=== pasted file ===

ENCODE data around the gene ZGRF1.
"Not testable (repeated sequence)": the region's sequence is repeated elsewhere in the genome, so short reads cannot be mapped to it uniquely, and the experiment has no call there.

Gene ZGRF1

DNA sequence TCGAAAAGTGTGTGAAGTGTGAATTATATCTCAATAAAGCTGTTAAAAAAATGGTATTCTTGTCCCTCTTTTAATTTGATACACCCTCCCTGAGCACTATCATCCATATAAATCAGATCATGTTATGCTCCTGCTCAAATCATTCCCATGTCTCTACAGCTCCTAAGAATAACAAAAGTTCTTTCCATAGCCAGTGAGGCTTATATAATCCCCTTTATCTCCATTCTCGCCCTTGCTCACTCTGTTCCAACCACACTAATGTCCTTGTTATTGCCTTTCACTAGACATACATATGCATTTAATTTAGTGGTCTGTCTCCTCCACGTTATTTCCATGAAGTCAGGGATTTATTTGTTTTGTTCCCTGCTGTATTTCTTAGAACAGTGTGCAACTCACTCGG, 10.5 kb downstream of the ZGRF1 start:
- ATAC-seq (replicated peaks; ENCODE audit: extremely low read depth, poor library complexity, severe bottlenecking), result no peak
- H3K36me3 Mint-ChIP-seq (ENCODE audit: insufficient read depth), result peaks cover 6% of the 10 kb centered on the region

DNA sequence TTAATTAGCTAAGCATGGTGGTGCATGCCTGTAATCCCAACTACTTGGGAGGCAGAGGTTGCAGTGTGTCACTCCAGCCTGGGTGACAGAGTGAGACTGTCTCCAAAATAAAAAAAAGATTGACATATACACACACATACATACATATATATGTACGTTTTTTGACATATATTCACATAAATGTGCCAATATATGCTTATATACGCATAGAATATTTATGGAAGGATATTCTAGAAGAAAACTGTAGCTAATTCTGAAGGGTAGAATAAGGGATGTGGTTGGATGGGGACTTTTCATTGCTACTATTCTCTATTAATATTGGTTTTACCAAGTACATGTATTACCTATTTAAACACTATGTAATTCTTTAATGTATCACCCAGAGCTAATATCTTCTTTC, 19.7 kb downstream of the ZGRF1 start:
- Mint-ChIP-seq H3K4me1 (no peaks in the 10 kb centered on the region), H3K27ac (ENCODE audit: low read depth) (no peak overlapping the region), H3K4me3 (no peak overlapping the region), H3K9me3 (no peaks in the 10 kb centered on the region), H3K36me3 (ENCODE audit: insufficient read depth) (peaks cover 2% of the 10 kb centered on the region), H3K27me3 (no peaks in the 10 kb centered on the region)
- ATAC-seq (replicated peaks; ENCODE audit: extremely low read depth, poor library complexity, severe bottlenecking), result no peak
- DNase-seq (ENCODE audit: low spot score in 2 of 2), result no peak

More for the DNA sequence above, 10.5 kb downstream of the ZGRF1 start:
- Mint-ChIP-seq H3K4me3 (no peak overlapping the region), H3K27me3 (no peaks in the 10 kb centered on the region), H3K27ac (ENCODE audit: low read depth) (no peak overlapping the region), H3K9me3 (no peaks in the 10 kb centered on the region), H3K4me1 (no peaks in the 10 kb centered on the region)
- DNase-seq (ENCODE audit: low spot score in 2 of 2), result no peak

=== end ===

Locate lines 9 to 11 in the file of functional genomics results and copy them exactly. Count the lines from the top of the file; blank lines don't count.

- ATAC-seq (replicated peaks; ENCODE audit: extremely low read depth, poor library complexity, severe bottlenecking), result no peak
- DNase-seq (ENCODE audit: low spot score in 2 of 2), result no peak

More for the DNA sequence above, 10.5 kb downstream of the ZGRF1 start: